The company's focus is on developing medical devices that enable the least invasive cardiovascular surgical procedures, but not catheter ablation products. Its Cobra surgical system is a multiple-electrode, temperature-controlled RF ablation system for the treatment of AF. It uses precisely controlled RF energy to create reproducible and uniform transmural lesions during cardiac surgery.

Estech says surgical AF outcomes and complication rates are superior to catheter-based technologies and the sector will have a 40% annual growth rate through 2011.

BioSphere Medical (Rockland, Massachusetts) is the leading marketer of microspheres used in embolotherapy procedures to reduce blood flow to targeted tissues in order to achieve a therapeutic benefit. Its products include Embosphere microspheres for treating uterine fibroids, hyper-vascularized tumors and other arteriovenous malformations.

HepaSphere microspheres are used to treat primary and metastatic liver cancer. The microspheres are precisely calibrated, spherical, hydrophilic, micro-porous beads made of an acrylic co-polymer (trisacryl) which is then cross-linked with gelatin. This patented design allows a more complete and targeted occlusion of the blood vessels feeding a hyper-vascularized tumor or arteriovenous malformation.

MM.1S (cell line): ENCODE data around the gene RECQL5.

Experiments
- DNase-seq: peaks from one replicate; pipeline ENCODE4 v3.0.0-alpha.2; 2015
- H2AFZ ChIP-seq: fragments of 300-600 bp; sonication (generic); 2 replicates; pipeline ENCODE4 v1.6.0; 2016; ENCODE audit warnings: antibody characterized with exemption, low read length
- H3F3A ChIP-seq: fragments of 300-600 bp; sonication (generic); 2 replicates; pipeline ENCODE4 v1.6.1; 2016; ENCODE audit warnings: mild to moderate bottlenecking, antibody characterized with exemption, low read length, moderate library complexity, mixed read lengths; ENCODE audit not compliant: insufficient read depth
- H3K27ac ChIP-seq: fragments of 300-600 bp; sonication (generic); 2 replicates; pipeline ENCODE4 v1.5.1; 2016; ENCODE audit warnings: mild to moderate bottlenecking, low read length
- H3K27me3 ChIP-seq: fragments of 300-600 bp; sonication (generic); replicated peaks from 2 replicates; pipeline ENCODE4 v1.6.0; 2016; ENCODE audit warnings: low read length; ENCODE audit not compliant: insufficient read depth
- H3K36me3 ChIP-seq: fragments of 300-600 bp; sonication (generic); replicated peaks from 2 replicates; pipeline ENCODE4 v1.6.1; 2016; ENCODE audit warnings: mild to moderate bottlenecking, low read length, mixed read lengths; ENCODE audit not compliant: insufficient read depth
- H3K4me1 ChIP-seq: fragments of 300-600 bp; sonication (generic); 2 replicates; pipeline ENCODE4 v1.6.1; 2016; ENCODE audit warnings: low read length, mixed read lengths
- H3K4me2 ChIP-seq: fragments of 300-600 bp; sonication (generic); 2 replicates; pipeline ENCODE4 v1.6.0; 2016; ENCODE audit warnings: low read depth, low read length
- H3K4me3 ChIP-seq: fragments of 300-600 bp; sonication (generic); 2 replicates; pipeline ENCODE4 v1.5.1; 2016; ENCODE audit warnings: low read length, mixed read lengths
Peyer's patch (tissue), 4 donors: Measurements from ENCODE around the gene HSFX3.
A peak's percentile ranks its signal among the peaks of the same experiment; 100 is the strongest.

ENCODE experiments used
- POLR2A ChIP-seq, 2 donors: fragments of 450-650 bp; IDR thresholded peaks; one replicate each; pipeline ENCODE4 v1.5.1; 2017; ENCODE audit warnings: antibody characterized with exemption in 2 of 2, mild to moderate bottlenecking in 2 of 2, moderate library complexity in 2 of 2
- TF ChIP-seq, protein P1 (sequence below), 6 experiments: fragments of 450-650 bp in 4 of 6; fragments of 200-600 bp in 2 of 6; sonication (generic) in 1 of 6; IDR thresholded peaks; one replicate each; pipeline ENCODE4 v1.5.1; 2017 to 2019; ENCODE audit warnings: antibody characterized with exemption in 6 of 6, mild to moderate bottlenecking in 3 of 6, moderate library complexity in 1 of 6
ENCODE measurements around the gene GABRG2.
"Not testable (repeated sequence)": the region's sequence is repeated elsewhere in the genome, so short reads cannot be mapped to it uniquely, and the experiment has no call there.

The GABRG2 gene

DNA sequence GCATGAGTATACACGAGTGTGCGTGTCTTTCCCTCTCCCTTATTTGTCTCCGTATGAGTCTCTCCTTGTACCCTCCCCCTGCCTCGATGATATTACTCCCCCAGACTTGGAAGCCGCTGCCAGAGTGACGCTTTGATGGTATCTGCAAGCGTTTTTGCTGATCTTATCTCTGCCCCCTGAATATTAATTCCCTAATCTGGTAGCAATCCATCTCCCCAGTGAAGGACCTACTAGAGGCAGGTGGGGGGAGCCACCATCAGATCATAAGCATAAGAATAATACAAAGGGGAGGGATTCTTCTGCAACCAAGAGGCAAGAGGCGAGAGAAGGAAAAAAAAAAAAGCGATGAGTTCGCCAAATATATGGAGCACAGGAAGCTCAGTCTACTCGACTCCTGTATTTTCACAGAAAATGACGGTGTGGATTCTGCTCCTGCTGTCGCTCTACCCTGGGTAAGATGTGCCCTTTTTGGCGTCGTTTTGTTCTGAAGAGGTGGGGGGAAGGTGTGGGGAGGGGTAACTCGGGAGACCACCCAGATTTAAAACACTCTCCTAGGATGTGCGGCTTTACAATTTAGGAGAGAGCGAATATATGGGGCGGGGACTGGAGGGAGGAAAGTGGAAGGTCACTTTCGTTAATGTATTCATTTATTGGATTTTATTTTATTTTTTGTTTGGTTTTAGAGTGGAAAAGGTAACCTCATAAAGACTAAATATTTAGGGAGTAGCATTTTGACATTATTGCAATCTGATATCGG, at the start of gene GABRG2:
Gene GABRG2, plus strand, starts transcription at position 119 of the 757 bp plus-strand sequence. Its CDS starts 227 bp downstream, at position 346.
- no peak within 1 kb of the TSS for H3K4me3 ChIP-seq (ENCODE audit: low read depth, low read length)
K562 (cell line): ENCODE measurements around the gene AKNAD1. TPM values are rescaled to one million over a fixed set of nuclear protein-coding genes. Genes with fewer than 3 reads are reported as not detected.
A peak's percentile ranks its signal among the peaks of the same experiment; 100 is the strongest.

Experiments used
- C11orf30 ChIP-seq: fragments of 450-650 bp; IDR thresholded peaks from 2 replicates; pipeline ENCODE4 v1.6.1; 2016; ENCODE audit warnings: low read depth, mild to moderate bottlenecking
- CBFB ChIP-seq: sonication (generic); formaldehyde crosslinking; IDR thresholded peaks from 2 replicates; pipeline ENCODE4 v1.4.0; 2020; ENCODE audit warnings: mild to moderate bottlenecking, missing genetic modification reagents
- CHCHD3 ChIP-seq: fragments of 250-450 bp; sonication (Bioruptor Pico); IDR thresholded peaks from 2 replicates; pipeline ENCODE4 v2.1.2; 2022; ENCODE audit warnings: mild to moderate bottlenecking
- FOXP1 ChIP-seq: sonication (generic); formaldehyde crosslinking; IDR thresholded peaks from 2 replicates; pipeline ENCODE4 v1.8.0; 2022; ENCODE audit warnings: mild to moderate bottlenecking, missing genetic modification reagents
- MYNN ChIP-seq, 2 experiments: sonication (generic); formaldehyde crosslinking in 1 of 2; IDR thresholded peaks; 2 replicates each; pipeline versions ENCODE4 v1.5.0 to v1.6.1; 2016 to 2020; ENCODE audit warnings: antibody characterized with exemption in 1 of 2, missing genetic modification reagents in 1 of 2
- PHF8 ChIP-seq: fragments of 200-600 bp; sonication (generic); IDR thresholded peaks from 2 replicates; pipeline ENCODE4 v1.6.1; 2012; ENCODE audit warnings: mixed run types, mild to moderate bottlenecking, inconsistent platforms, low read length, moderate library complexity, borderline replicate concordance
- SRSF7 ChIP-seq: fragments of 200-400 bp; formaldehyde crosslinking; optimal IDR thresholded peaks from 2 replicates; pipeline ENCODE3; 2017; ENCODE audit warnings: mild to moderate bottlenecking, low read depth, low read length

The hydrophilic surface and spherical shape prevent aggregation within the catheter lumen and in the vasculature, promoting ease and accuracy of delivery. The elastic properties of the microspheres allows for their temporary deformation which facilitates their passage through small delivery systems.

Vision Sciences (Orangeburg, New York) manufactures advanced flexible endoscopy products. Its EndoSheath system includes a digital videoscope and a sterile single-use sheath that slides over the insertion tube of the endoscope for quick and efficient endoscope turnover while ensuring a sterile procedure.

The company aims to establish its sheath as a standard of care for "small insertion tube" endoscopy such as bronchoscopy, cystoscopy, trans-nasal esophagoscopy and ENT. The combination of its scopes and sheaths result in a unique "open architecture" endoscopy. Its sheaths come in several configurations and channel sizes, thus allowing the physician to configure and customize the scope for the specific procedure.